One of the newest developments in weed control is the Autonomous LaserWeeder, a robot that uses artificial intelligence and lasers to zap weeds growing among cash crops. Carbon Robotics unveiled the autonomous weeder in April of 2021, and went on to sell out of 2021 and 2022 models.

The LaserWeeder is a self-driving 80-inch wide machine that has a row of high-powered CO2 lasers that are targeted and controlled by high-resolution cameras. The cameras scan the field as the machine moves, and Carbon Robotics’ computer vision system uses AI to discern if the camera is seeing a crop or a weed.

If it’s a weed, the laser fires and explodes the plant cells, leaving the dead organic matter on the field to absorb back into the soil. The LaserWeeder can cover 15 to 20 acres per day, running at about 5 miles an hour on a 75-gallon diesel fuel tank.The LaserWeeder kills about 88% of weeds and hits about 1% of crops.

Paul Mikesell, the CEO and founder of Carbon Robotics, says as the machines are deployed more and scan more images, the accuracy rate will improve as the computer continues to learn what’s a weed and what’s a crop. Mikesell believes the LaserWeeder is a practical way to bring AI onto the farm with a great return on investment.

“With our system, you can get rid of all of your herbicides if you want to. Some folks will do a sort of a pre burndown before they plant or before the crops emerge, and then they'll bring us in once the crops start going, and then no herbicides from that point on. When you say how much am I saving on my weed control bills, just that cost difference alone, the machine pays for itself between 1 ½  to 3 years.”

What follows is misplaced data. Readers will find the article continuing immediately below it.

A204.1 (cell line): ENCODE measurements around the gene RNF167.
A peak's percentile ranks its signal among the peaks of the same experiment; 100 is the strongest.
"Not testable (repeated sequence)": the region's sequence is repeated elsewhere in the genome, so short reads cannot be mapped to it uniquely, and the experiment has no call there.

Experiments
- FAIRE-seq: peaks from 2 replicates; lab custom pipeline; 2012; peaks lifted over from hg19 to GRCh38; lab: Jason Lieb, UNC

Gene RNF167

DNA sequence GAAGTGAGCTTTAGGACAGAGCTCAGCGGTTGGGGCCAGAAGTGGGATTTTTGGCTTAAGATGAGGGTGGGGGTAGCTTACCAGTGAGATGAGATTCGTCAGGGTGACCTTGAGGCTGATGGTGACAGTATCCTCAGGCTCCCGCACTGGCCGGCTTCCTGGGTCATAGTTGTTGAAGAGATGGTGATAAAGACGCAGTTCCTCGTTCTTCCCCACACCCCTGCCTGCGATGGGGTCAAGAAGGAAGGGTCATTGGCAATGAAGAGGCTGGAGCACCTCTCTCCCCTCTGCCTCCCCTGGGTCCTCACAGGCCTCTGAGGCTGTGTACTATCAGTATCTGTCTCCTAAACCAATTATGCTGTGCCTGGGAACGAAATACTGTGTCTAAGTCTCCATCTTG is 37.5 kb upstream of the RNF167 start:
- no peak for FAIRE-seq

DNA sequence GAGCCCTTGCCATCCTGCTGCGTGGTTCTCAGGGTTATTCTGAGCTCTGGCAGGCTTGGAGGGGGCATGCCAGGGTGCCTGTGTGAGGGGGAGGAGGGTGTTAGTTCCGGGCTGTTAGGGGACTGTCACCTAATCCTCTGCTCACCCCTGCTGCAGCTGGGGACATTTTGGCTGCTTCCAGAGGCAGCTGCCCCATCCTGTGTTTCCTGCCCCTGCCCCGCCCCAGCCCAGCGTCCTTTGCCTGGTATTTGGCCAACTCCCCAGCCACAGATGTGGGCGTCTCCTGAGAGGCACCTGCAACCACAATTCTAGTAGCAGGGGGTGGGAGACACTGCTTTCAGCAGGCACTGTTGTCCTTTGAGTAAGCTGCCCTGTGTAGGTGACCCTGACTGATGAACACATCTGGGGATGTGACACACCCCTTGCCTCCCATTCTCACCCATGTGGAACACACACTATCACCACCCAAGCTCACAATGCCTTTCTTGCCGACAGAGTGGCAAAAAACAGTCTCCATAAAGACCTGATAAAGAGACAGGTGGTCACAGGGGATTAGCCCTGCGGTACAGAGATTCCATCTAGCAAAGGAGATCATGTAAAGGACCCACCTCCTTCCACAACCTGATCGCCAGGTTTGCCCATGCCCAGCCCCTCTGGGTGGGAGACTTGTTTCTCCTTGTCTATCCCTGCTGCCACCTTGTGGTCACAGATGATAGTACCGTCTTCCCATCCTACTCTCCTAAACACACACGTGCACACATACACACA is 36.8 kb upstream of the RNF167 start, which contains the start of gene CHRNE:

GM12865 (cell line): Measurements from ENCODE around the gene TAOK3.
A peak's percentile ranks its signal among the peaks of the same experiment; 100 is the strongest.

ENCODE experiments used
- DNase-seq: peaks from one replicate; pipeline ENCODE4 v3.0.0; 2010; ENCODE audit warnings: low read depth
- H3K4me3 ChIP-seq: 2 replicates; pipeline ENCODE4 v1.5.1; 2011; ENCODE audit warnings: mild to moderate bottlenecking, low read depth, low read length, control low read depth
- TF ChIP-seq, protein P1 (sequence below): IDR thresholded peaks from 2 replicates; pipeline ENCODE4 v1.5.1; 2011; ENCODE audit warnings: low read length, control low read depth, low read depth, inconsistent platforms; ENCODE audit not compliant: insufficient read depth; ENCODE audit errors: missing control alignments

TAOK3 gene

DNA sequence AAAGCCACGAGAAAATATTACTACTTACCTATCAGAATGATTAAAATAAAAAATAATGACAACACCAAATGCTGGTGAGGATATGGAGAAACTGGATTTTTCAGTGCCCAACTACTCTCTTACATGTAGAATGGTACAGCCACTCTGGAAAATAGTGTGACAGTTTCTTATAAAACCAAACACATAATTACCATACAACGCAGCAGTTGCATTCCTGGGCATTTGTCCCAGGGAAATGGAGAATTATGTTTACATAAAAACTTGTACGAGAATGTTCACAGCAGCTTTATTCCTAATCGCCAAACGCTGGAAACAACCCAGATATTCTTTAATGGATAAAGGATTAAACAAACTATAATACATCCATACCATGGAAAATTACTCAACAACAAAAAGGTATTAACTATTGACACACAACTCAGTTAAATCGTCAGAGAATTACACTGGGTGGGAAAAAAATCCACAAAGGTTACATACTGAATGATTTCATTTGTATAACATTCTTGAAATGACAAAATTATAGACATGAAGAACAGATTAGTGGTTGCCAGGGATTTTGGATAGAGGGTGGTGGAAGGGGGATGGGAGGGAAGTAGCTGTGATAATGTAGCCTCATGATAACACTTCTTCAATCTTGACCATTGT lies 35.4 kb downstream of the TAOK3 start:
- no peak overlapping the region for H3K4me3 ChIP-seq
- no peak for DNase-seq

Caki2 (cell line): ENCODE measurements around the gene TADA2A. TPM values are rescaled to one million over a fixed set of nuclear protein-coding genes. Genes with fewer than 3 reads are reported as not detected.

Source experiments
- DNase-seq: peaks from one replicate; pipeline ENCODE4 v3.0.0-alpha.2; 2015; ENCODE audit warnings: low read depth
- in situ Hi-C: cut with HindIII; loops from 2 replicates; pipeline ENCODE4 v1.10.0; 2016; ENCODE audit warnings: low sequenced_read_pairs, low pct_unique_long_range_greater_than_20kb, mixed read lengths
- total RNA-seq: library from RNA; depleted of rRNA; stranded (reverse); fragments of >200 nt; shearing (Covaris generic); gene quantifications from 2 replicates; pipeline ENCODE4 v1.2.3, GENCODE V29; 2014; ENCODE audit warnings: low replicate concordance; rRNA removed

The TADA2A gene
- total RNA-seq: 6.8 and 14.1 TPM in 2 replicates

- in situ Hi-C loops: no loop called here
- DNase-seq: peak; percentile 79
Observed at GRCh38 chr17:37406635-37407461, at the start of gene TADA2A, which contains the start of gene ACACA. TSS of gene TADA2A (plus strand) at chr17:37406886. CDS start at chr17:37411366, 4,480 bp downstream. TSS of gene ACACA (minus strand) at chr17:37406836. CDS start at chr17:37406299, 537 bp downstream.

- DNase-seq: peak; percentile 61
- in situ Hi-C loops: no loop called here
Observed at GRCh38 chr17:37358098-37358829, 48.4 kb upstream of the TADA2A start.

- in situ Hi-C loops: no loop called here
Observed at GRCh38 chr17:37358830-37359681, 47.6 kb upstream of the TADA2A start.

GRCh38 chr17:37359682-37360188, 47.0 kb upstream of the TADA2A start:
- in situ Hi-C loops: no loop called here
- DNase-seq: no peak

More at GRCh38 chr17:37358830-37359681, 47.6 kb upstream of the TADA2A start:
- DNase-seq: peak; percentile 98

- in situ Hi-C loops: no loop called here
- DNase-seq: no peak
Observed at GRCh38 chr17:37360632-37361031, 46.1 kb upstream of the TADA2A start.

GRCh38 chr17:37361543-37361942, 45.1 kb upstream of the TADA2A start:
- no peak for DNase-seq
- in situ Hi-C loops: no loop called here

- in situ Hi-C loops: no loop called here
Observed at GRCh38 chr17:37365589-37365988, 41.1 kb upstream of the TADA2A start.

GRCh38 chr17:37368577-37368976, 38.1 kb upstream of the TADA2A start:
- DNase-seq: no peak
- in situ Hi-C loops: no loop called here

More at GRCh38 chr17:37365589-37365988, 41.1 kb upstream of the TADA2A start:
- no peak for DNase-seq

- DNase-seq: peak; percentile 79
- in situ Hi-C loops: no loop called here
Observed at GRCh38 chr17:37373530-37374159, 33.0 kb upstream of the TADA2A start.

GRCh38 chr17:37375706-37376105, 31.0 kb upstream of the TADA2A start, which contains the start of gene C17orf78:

Carbon Robotics is currently selling directly to farmers growing specialty crops like spinach, onions and sweet potatoes — with plans to expand its market, production and technology.

In September, Carbon Robotics announced that it secured $27 million in Series B financing. It intends to use the funding to scale production of the company’s products and establish regional sales and support for customers, among other things.

The September announcement also included this comment from Erik Benson, managing director of Voyager Capital, a company that invested in Carbon Robotics in the Series B financing round. He said Carbon Robotics has “the potential to be this millennium’s Deere and Company.”

To hear more about the LaserWeeder and the future of Carbon Robotics, listen to an extended interview with Paul Mikesell in this episode of the Precision Farming Dealer podcast.